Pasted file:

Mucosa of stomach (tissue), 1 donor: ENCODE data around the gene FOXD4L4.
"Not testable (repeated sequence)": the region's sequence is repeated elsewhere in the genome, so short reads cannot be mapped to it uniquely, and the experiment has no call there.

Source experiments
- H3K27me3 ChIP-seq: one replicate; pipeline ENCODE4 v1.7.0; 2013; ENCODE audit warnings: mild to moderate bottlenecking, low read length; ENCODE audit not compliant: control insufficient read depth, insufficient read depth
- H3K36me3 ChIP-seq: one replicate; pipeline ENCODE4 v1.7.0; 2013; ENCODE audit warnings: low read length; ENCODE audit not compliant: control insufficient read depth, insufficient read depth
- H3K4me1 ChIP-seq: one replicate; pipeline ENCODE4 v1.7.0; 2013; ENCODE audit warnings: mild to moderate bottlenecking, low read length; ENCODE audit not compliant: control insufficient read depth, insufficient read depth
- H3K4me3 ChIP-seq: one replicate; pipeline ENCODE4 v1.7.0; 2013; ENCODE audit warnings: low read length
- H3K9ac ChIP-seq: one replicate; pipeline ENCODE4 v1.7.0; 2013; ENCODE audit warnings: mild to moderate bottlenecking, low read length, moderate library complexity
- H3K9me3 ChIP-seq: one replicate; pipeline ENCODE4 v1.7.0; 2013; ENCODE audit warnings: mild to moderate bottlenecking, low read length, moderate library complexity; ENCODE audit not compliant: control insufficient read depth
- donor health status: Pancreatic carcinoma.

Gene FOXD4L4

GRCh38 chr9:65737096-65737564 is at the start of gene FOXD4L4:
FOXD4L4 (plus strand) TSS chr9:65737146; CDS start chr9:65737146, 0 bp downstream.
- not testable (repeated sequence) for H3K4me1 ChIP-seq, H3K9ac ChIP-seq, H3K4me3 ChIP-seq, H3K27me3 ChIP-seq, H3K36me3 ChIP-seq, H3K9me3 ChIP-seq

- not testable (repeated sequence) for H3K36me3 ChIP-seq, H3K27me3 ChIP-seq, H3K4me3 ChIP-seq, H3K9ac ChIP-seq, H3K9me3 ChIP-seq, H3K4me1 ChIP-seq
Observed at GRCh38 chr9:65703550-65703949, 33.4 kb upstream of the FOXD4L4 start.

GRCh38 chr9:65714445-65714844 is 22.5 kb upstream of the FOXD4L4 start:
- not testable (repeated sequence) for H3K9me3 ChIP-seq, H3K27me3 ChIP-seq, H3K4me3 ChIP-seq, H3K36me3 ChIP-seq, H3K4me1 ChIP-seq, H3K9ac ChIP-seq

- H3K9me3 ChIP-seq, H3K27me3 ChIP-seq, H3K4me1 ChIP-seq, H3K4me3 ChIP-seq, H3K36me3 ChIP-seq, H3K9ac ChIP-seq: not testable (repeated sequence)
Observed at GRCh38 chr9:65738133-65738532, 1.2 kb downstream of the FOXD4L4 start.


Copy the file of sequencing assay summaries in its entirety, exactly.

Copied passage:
Mucosa of stomach (tissue), 1 donor: ENCODE data around the gene FOXD4L4.
"Not testable (repeated sequence)": the region's sequence is repeated elsewhere in the genome, so short reads cannot be mapped to it uniquely, and the experiment has no call there.

Source experiments
- H3K27me3 ChIP-seq: one replicate; pipeline ENCODE4 v1.7.0; 2013; ENCODE audit warnings: mild to moderate bottlenecking, low read length; ENCODE audit not compliant: control insufficient read depth, insufficient read depth
- H3K36me3 ChIP-seq: one replicate; pipeline ENCODE4 v1.7.0; 2013; ENCODE audit warnings: low read length; ENCODE audit not compliant: control insufficient read depth, insufficient read depth
- H3K4me1 ChIP-seq: one replicate; pipeline ENCODE4 v1.7.0; 2013; ENCODE audit warnings: mild to moderate bottlenecking, low read length; ENCODE audit not compliant: control insufficient read depth, insufficient read depth
- H3K4me3 ChIP-seq: one replicate; pipeline ENCODE4 v1.7.0; 2013; ENCODE audit warnings: low read length
- H3K9ac ChIP-seq: one replicate; pipeline ENCODE4 v1.7.0; 2013; ENCODE audit warnings: mild to moderate bottlenecking, low read length, moderate library complexity
- H3K9me3 ChIP-seq: one replicate; pipeline ENCODE4 v1.7.0; 2013; ENCODE audit warnings: mild to moderate bottlenecking, low read length, moderate library complexity; ENCODE audit not compliant: control insufficient read depth
- donor health status: Pancreatic carcinoma.

Gene FOXD4L4

GRCh38 chr9:65737096-65737564 is at the start of gene FOXD4L4:
FOXD4L4 (plus strand) TSS chr9:65737146; CDS start chr9:65737146, 0 bp downstream.
- not testable (repeated sequence) for H3K4me1 ChIP-seq, H3K9ac ChIP-seq, H3K4me3 ChIP-seq, H3K27me3 ChIP-seq, H3K36me3 ChIP-seq, H3K9me3 ChIP-seq

- not testable (repeated sequence) for H3K36me3 ChIP-seq, H3K27me3 ChIP-seq, H3K4me3 ChIP-seq, H3K9ac ChIP-seq, H3K9me3 ChIP-seq, H3K4me1 ChIP-seq
Observed at GRCh38 chr9:65703550-65703949, 33.4 kb upstream of the FOXD4L4 start.

GRCh38 chr9:65714445-65714844 is 22.5 kb upstream of the FOXD4L4 start:
- not testable (repeated sequence) for H3K9me3 ChIP-seq, H3K27me3 ChIP-seq, H3K4me3 ChIP-seq, H3K36me3 ChIP-seq, H3K4me1 ChIP-seq, H3K9ac ChIP-seq

- H3K9me3 ChIP-seq, H3K27me3 ChIP-seq, H3K4me1 ChIP-seq, H3K4me3 ChIP-seq, H3K36me3 ChIP-seq, H3K9ac ChIP-seq: not testable (repeated sequence)
Observed at GRCh38 chr9:65738133-65738532, 1.2 kb downstream of the FOXD4L4 start.